Indexed on: 23 Nov '12Published on: 23 Nov '12Published in: Journal of Biological Chemistry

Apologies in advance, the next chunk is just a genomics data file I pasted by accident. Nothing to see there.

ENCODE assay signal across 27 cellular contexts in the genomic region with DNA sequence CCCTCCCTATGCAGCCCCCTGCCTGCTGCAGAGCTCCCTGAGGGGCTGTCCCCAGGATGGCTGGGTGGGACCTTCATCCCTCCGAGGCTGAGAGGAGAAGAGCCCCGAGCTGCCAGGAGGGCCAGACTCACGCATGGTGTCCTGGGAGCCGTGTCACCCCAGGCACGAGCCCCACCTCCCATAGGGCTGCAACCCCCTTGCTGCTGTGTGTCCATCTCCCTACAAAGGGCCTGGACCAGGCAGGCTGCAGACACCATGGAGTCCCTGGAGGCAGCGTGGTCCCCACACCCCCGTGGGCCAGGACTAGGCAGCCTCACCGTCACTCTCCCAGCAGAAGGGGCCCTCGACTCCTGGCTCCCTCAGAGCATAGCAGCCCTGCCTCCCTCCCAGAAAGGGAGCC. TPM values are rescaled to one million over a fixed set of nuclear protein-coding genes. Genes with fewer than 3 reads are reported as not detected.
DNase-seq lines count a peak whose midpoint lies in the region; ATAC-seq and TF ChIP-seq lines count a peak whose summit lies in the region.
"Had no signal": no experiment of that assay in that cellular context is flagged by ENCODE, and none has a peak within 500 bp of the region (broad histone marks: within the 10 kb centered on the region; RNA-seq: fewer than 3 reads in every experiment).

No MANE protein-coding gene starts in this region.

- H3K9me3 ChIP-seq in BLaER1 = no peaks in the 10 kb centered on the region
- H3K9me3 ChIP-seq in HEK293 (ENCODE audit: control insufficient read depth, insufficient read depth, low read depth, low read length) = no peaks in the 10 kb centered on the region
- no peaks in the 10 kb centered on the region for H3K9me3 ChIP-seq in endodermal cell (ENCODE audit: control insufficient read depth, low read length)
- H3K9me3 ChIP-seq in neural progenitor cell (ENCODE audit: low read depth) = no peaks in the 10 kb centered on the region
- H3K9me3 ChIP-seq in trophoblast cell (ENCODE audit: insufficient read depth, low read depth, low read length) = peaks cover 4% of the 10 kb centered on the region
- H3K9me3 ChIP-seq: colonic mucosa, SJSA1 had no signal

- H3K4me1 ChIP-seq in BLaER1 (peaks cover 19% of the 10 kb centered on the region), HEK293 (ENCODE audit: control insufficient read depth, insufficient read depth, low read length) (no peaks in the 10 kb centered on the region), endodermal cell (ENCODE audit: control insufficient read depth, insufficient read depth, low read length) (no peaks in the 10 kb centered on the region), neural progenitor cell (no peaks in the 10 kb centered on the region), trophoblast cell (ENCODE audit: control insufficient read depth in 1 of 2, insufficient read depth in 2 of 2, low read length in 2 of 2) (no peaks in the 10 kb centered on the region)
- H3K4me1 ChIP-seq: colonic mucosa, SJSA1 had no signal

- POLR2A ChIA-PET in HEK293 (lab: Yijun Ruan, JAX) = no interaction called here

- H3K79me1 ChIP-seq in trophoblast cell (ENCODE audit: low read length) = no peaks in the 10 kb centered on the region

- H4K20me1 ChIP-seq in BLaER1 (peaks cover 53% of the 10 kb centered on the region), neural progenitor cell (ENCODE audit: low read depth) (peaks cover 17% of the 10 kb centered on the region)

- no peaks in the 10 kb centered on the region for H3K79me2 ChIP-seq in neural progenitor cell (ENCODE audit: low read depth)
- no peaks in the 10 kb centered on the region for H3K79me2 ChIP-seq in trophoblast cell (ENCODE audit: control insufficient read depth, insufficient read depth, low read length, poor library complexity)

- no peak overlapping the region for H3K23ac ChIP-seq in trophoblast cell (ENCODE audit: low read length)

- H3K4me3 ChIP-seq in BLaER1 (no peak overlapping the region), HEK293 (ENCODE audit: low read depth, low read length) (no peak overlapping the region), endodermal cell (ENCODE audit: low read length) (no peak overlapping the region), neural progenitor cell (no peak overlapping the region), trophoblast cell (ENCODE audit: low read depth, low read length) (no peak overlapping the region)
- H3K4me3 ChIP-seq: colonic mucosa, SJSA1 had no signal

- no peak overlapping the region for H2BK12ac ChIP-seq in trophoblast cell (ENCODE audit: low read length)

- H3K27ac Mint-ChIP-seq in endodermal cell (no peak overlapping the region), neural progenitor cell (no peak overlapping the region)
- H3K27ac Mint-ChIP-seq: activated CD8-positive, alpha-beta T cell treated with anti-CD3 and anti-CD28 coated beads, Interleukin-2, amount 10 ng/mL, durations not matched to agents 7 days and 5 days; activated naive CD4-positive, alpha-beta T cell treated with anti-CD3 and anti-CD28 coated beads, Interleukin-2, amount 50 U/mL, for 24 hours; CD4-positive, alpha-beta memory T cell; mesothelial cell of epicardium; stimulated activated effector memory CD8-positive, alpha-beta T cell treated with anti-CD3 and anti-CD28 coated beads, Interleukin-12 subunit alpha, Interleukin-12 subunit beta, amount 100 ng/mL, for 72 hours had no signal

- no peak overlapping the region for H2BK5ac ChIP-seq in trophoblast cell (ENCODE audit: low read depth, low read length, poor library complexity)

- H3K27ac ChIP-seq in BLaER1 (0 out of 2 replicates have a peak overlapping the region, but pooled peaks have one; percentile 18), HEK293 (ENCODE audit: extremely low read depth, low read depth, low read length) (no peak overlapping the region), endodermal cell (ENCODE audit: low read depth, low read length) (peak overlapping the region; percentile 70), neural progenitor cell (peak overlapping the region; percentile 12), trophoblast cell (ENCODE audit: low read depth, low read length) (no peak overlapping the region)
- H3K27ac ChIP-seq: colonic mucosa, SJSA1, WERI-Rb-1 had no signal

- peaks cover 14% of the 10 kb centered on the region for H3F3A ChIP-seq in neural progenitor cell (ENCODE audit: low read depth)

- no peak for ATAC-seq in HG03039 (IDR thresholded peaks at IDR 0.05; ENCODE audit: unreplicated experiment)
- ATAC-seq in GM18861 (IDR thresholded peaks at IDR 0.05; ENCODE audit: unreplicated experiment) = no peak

Bacterial biofilms are complex communities of cells containing an increased prevalence of dormant cells known as persisters, which are characterized by an up-regulation of genes known as toxin-antitoxin (TA) modules. The association of toxins with their cognate antitoxins neutralizes toxin activity, allowing for normal cell growth. Additionally, protein antitoxins bind their own promoters and repress transcription, whereas the toxins serve as co-repressors. Recently, TA pairs have been shown to regulate their own transcription through a phenomenon known as conditional cooperativity, where the TA complexes bind operator DNA and repress transcription only when present in the proper stoichiometric amounts. The most differentially up-regulated gene in persister cells is mqsR, a gene that, with the antitoxin mqsA, constitutes a TA module. Here, we reveal that, unlike other TA systems, MqsR is not a transcription co-repressor but instead functions to destabilize the MqsA-DNA complex. We further show that DNA binding is not regulated by conditional cooperativity. Finally, using biophysical studies, we show that complex formation between MqsR and MqsA results in an exceptionally stable interaction, resulting in a subnanomolar dissociation constant that is similar to that observed between MqsA and DNA. In combination with crystallographic studies, this work reveals that MqsA binding to DNA and MqsR is mutually exclusive. To our knowledge, this is the first TA system in which the toxin does not function as a transcriptional co-repressor, but instead functions to destabilize the antitoxin-operator complex under all conditions, and thus defines another unique feature of the mqsRA TA module.